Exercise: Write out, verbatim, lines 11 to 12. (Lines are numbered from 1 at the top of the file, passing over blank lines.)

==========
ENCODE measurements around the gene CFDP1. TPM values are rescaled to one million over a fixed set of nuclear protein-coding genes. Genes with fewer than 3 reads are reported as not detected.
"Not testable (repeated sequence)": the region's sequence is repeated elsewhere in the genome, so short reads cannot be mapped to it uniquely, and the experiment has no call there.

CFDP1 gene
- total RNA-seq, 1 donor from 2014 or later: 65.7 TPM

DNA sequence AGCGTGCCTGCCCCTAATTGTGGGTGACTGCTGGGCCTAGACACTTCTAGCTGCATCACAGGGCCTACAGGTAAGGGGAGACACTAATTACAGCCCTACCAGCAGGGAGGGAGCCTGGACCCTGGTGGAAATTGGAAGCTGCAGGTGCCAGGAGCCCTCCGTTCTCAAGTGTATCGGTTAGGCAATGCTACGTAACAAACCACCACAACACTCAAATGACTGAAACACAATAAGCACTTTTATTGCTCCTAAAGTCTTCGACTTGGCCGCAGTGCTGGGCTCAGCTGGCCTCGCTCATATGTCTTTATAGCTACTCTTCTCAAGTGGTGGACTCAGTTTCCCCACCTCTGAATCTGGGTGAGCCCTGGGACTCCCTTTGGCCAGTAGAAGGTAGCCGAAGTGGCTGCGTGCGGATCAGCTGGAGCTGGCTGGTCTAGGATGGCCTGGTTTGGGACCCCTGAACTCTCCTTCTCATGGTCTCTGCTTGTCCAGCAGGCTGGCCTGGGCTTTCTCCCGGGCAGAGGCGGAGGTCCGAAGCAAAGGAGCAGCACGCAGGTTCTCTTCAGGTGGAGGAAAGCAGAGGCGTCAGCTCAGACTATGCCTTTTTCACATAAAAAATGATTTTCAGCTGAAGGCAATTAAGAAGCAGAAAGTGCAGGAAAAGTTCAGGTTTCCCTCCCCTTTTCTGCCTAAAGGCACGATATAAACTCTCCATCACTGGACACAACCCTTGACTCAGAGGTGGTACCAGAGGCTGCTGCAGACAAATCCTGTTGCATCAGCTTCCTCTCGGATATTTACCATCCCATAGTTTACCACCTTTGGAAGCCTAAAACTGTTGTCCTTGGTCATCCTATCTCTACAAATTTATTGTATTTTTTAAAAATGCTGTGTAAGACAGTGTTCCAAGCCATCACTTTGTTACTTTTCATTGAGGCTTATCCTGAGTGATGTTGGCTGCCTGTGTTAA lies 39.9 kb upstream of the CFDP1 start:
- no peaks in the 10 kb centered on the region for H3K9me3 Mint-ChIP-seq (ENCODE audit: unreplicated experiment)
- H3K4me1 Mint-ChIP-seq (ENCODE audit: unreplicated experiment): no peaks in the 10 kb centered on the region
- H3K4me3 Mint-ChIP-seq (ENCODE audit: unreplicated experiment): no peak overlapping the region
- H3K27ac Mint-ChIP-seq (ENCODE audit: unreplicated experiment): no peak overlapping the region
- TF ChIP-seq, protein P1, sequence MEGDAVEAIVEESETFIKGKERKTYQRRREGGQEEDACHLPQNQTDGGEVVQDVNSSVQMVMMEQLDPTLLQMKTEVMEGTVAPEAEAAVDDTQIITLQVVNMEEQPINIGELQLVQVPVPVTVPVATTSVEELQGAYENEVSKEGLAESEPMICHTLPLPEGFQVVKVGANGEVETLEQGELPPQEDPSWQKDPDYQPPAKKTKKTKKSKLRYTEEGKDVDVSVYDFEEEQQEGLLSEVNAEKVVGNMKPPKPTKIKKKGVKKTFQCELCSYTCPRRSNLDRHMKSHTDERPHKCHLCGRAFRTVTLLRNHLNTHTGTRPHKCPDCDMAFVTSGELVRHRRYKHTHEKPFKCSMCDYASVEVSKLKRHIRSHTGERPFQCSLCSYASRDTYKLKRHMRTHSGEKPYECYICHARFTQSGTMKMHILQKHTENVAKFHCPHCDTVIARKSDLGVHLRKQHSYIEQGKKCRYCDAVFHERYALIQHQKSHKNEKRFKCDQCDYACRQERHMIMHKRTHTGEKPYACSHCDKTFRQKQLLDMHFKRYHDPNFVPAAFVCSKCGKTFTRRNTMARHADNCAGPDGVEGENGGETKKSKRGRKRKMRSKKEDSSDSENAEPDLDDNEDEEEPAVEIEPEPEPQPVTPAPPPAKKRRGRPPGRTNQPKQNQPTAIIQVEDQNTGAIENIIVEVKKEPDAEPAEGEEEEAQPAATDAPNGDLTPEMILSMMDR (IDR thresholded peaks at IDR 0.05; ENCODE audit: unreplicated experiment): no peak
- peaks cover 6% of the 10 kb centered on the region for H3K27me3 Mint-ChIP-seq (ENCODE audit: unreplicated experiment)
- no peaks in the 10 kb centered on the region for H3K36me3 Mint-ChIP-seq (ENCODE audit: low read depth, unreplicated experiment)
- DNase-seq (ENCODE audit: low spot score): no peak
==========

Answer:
- peaks cover 6% of the 10 kb centered on the region for H3K27me3 Mint-ChIP-seq (ENCODE audit: unreplicated experiment)
- no peaks in the 10 kb centered on the region for H3K36me3 Mint-ChIP-seq (ENCODE audit: low read depth, unreplicated experiment)